How can I show that

$$\lim _{|x|\to \infty \:}\frac{\sqrt{\left|x\right|-\lfloor \:x\rfloor }}{x^2}=0$$

by using only definition of limit

$$ \lim _{x\to +\infty}f(x)=L \iff \forall \varepsilon >0\quad \exists A >0\quad \forall x\in U\quad x> A \Rightarrow |f(x)-L|<\varepsilon $$

  • As first step I tired to show that

$$\left|\frac{\sqrt{\left|x\right|-\lfloor \:x\rfloor }}{x^2} -0 \right| \leq \frac{1}{x^2}$$ by with no luck indeed,

$$ x-1 <\lfloor x \rfloor \leq x < \lfloor x \rfloor+1 $$ $$x-1 <\lfloor x \rfloor \leq x \implies -x \leq -\lfloor x \rfloor <|x|+x-1 \implies |x|-x \leq |x|-\lfloor x \rfloor <x-1 $$

  • Second step we have for all $x >0$ $$\left|\frac{\sqrt{\left|x\right|-\lfloor \:x\rfloor }}{x^2} -0 \right| \leq \frac{1}{x^2}$$ Let $\varepsilon >0$
  • $\begingroup$ How would you do this with L'hopital? $\endgroup$ – guest Sep 17 '17 at 15:26

We have that $|x|^2=x^2$ and $\lfloor \:x\rfloor \leq x \leq |x|$

Thus $$\frac{\sqrt{\left|x\right|-\lfloor \:x\rfloor }}{x^2}\leq \frac{\sqrt{|x|+|x|}}{x^2}\leq \sqrt{2} \frac{\sqrt{|x|}}{|x|^2} \leq \frac{2}{|x|^{\frac{3}{2}}}$$

Put $a=\frac{3}{2}$

We have that $\lim_{x \to +\infty}\frac{2}{|x|^a}=0$

Thus from the definition we must find $S>0$ such that $\frac{1}{|x|^a}<\epsilon ,\forall x >S$

Now $$\frac{1}{|x|^a}<\epsilon \Rightarrow |x|^a> \frac{1}{\epsilon} \Rightarrow |x|>\sqrt[a]{(\frac{1}{\epsilon})}$$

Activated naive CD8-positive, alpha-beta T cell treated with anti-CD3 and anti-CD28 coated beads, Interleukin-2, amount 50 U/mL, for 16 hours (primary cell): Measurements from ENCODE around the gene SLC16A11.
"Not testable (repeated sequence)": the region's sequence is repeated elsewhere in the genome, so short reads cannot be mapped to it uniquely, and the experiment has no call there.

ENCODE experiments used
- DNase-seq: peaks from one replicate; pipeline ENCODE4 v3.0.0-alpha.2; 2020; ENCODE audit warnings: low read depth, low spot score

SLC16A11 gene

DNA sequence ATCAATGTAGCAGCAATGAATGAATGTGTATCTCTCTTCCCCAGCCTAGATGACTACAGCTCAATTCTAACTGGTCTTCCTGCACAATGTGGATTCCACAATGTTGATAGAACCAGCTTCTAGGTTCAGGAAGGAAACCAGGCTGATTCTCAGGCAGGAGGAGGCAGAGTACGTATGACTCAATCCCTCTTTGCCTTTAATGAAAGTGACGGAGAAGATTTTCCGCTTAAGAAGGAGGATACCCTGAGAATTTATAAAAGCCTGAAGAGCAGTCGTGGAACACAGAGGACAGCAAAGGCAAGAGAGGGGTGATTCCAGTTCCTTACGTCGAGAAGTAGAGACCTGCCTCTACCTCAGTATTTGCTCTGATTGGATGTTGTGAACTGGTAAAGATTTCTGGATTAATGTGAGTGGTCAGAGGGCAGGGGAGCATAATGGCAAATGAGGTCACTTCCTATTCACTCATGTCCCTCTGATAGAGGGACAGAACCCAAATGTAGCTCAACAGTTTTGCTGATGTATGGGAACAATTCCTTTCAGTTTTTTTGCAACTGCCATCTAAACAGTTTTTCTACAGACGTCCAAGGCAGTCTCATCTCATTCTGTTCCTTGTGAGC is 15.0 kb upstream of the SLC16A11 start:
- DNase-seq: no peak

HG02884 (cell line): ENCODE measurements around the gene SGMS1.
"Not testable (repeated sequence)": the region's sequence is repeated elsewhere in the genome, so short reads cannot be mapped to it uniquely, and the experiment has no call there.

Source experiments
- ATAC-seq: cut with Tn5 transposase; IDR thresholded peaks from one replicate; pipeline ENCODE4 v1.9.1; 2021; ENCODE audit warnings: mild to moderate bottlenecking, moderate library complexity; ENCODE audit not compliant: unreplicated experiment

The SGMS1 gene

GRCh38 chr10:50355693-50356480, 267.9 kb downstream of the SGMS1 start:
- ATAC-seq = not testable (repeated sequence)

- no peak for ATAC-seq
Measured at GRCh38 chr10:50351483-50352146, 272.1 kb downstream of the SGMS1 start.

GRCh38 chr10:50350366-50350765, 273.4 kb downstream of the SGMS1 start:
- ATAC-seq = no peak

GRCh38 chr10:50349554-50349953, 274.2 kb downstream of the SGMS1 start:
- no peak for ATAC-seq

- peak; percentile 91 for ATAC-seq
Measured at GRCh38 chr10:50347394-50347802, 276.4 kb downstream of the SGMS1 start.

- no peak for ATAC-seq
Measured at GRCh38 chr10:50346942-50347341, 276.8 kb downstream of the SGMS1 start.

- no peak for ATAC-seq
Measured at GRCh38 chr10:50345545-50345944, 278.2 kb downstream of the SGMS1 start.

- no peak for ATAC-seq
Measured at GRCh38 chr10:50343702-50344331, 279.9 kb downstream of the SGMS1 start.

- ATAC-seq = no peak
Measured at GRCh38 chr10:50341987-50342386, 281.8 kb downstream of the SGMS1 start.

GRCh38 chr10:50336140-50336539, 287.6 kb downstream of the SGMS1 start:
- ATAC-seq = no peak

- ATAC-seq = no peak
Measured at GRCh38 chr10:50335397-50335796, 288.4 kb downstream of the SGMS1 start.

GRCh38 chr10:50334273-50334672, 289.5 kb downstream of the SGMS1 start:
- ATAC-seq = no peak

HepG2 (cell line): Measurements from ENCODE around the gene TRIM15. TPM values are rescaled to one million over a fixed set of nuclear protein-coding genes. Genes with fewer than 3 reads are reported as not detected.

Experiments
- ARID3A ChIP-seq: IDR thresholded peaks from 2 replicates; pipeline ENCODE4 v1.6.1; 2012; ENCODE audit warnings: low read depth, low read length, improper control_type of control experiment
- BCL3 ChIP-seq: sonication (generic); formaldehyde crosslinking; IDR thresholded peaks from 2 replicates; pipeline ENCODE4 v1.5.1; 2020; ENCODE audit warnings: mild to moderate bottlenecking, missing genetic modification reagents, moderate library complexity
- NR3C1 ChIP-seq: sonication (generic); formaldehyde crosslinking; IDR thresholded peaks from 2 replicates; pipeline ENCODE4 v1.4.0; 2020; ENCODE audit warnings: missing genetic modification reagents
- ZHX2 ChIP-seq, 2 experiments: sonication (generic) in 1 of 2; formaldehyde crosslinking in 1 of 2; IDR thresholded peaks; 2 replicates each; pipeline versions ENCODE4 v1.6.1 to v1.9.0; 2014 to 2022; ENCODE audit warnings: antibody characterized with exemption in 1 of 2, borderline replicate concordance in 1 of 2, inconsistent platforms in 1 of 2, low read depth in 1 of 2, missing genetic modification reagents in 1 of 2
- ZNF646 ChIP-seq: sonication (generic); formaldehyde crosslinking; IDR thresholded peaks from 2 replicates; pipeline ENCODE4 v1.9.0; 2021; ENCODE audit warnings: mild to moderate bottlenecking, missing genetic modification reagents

Take $S=\sqrt[a]{(\frac{1}{\epsilon})}$ and we have that if $|x|>S$ then $\frac{1}{|x|^a}<\epsilon \Rightarrow \frac{\sqrt{\left|x\right|-\lfloor \:x\rfloor }}{x^2}< \epsilon$

  • $\begingroup$ please note that $|x|\to \infty$ and not $x \to +\infty$ $\endgroup$ – Yacob Sep 17 '17 at 16:59
  • 1
    $\begingroup$ @Yacob if $x \to - \infty$ then $|x| \to +\infty$ so in the last line i have to add an absolute value $\endgroup$ – Marios Gretsas Sep 17 '17 at 17:01


$$\left|\frac{\sqrt{\left|x\right|-\lfloor \:x\rfloor }}{x^2} -0 \right| \leq \frac{1}{x^2}$$

Now to make $\frac{1}{x^2} <\epsilon$ you need $|x| >...$.

  • $\begingroup$ check my update $\endgroup$ – Yacob Sep 17 '17 at 16:44
  • $\begingroup$ please note that $|x|\to \infty$ and not $x \to +\infty$ $\endgroup$ – Yacob Sep 17 '17 at 17:02

The notation $\lim_{|x|\to\infty}$ is not standard but I guess the intended meaning is via this definition.

Let $f(x)$ be defined for all $x$ with $|x|> a$. The notation $\lim_{|x|\to\infty}f(x)=L$ means that corresponding to every $\epsilon > 0$ there is an $N> 0$ such that $|f(x) -L | < \epsilon$ whenever $|x|>N$.

It is easy to note that $x - 1 < \lfloor x\rfloor\leq x$ and $|x|=\max(x, -x)$ so that $0\leq |x| - \lfloor x\rfloor \leq 2|x| + 1$ and now it is easily seen via Sqeeze that the desired limit is $0$.


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